What is a Rain Garden?
A rain garden is a garden with a shallow depression that captures runoff from impervious surfaces, such as rooftops, patios, driveways, and parking lots, before it enters the storm water system. Rain gardens can be customized and are limited only by the resources and time you want to put into them. They use natural processes to improve water quality by filtering pollutants and reducing the amount of storm water runoff. The water easily infiltrates into the soil because of the deep roots of the native plants and recharges the groundwater supply.
The Five Steps to Creating a Rain Garden
- Determine the placement, area, and depth of your rain garden. It can either capture runoff from your yard or downspouts and should be placed in between the water source and storm drain. Make sure it is at least 10 feet from your house and preferably in a sunny area. The area of your rain garden will depend on the area from which it is collecting runoff, either the size of your yard or roof. The exact equations for calculation can be found in the Rain Garden Manual. But if you would prefer to estimate, your garden should be about 8’ x 10’ if collecting from one downspout and 12’ x 26’ if collecting from the entire yard. To determine an exact depth, conduct a percolation test (details in the manual). Different types of soil drain at varying rates. Your garden should contain the water from a 1 inch rainfall event for 1-2 days. If you wish to skip the percolation test, a depth of 8 inches should suffice for most Lexington soil types.
- Outline the perimeter of the garden and prepare the site. The garden should be about twice as long as it is wide, and the longest side should be upslope to catch as much water as possible. Outline the perimeter using spray paint or a garden hose.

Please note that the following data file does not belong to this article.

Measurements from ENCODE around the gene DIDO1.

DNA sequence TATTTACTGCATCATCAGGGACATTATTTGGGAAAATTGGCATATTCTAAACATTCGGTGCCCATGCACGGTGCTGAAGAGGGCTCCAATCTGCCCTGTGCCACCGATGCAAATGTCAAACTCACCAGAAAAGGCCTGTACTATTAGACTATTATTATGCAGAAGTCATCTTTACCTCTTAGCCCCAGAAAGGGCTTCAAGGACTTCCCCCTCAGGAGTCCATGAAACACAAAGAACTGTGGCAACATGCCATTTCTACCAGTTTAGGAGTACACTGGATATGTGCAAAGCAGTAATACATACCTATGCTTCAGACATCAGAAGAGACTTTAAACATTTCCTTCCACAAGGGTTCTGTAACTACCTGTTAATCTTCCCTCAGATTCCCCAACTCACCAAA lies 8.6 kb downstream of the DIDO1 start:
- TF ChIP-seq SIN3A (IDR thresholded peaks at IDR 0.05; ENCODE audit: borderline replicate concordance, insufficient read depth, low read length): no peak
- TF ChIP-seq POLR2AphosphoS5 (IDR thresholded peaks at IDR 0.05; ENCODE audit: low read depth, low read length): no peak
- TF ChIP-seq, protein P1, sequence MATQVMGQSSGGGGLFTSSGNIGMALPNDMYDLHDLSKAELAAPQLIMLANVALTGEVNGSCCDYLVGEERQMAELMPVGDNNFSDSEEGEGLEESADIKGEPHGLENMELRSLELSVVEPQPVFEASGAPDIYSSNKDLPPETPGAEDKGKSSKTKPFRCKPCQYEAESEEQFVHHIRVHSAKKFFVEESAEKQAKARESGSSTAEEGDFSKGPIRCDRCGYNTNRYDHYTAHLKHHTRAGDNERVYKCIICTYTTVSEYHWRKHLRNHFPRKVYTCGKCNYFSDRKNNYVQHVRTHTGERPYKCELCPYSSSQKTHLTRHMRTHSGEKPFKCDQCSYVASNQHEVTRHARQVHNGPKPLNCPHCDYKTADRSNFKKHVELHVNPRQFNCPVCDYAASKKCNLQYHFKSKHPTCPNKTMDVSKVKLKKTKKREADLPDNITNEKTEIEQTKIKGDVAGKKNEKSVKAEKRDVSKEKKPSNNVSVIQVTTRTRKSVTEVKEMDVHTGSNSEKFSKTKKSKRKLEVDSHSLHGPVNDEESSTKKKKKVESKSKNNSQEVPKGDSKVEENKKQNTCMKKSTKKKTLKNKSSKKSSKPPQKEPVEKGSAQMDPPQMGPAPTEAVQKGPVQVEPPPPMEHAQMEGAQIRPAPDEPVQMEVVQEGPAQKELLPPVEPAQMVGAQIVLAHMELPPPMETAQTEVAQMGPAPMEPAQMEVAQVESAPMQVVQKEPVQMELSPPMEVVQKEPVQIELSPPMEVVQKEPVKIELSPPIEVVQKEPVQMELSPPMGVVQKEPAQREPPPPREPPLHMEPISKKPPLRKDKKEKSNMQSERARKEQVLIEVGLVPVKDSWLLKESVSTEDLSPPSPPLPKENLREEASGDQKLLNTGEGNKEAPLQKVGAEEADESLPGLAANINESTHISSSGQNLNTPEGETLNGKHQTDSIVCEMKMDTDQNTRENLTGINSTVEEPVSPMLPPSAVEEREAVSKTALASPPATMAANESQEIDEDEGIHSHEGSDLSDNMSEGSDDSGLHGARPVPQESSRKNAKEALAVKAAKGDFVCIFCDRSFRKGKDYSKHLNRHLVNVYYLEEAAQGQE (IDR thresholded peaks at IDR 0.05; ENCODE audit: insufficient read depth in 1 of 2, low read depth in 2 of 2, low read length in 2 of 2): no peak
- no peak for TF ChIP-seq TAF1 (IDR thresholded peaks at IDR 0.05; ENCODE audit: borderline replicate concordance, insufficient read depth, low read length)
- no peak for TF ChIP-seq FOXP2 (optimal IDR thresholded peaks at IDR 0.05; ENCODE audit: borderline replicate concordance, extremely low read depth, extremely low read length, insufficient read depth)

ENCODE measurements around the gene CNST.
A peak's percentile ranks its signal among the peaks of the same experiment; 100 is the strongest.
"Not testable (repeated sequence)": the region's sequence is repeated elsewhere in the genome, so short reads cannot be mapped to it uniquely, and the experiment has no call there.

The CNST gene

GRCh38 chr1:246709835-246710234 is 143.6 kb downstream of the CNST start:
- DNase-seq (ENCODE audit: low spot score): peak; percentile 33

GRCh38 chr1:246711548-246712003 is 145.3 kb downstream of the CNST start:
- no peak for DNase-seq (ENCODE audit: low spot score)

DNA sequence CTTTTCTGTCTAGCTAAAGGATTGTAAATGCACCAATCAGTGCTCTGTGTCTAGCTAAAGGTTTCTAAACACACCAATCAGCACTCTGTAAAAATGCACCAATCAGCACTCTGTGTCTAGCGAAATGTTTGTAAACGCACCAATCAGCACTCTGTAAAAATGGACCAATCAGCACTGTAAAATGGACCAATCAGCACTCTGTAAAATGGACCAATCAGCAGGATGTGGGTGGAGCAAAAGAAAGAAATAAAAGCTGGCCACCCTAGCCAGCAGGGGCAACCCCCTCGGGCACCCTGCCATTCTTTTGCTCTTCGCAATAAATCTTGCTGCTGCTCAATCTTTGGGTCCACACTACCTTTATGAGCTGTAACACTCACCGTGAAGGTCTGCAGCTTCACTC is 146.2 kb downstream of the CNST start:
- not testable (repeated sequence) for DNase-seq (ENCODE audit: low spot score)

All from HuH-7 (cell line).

- Choose the plants and planting layout. Pick an assortment of native plants that bloom at different times and are varying heights. Plants that can tolerate wetter conditions should be placed in the middle of the basin and plants that like drier conditions should be placed on the outsides.
- Dig, level, and till. It is important that the bottom of the garden is level so that the water spreads out evenly. You can check this by laying down boards and using a carpenter’s level. Once level, till up to a foot of soil adding solid amendments if needed. Create a berm on the downslope side of the garden using the excavated soil to hold the water in. Add a spillway to allow the water to drain in the event of excess.
- Add in your plants along with 2 inches of soil, and enjoy your rain garden! For more details on each step and rain garden specifics check out the Rain Garden Manual.
Read our brochure about rain gardens and all they have to offer, courtesy of the Lexington Fayette Urban County Government.
Rain Garden Network
Kentucky Native Plant Society
Rain Garden Manual